I highly enjoyed that the story flips to different characters. Cinder is told through both Cinder’s perspective and Prince Kai’s. All the wonderful aspects of the classic fairy tale are here: grubby girl, ball to find a wife, hasty retreat down the stairs, loss of foot(wear), but Meyer molds them into something new. Putting them into her futuristic Earth, that is crippled by a plague and the dominating Lunars, she melds them into her story with satisfying ease. Even better, Meyer has made her story massive, stretching over numerous books where more fairy tales will be woven in.
Iko rolled to her side, clasping her metal grippers over her chest. “Prince Kai! Check my fan, I think I’m overheating.”
The night sky was clear, and though the lights from the city blocked out any stars, the sharp crescent moon lurked near the horizon, a sleepy eye squinting through the haze.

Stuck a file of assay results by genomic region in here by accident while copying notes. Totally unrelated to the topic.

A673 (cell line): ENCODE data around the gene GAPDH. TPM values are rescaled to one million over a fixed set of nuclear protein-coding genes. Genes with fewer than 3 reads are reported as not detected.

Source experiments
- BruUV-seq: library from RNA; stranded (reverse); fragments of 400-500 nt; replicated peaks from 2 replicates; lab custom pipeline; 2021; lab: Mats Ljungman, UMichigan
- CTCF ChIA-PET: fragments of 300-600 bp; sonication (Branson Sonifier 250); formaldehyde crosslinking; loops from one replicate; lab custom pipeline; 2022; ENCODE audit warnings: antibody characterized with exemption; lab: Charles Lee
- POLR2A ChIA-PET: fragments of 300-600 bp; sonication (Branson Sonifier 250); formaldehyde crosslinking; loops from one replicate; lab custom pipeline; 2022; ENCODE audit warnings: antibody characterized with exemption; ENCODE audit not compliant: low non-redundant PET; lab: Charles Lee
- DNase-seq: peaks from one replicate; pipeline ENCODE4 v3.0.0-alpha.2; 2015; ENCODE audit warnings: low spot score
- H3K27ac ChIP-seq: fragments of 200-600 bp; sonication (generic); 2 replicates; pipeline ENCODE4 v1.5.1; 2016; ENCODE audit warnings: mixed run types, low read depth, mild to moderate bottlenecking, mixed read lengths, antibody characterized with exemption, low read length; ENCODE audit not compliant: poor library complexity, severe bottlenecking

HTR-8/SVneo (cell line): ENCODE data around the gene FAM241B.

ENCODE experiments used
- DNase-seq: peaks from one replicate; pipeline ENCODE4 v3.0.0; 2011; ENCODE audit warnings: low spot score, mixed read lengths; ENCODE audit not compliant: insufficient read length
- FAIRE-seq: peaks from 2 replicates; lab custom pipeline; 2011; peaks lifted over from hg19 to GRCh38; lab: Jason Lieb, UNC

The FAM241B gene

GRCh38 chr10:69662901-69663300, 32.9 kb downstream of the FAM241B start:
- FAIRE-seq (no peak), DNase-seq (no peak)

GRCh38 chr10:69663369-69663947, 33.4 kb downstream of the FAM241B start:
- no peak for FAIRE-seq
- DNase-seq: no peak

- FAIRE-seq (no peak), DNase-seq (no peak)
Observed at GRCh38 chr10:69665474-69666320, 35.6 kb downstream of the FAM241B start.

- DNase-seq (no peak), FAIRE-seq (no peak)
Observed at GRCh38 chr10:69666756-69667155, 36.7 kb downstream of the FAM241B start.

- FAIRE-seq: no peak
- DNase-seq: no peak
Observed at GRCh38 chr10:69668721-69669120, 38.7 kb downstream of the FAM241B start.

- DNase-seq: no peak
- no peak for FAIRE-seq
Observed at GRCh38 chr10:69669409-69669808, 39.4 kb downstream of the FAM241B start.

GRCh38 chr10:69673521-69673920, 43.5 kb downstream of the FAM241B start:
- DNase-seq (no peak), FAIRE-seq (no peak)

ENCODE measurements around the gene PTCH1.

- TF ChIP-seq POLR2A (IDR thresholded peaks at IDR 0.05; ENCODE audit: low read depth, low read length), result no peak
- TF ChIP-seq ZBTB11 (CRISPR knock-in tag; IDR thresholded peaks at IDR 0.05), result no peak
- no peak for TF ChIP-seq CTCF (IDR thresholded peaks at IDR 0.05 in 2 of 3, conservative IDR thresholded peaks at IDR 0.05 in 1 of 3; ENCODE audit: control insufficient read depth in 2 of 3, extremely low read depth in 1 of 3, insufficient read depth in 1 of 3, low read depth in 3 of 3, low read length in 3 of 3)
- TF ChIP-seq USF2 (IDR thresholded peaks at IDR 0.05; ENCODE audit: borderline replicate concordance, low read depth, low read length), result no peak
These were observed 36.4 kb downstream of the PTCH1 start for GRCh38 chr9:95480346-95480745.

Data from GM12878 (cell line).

She was unnatural.
I’m a picky reader and I call myself a picky reader because it’s a downright mission to find a book that I truly love. In my years of reading, not many books are in the ‘truly love’ category. Today, in fact, I’ve decided to stop and desist reading Neil Gaiman’s The Graveyard Book. Sorry, Graveyard, it just wasn’t working out between us. And it got me thinking: What kills a book for me?
Yep. Characters. Those blobs that fill up a book, banging into each other and causing all sorts of messes. If I don’t care about the characters (main, supportive, or whatever) then I have a really hard time enjoying the book. Sometimes the writing style can overcome this. If it’s fast, engaging, funny or quirky, then yes, I can ignore the fact that I don’t give two cents about the characters. But if the writing isn’t enough of a filter, then I’m sorry, I’m putting the book down.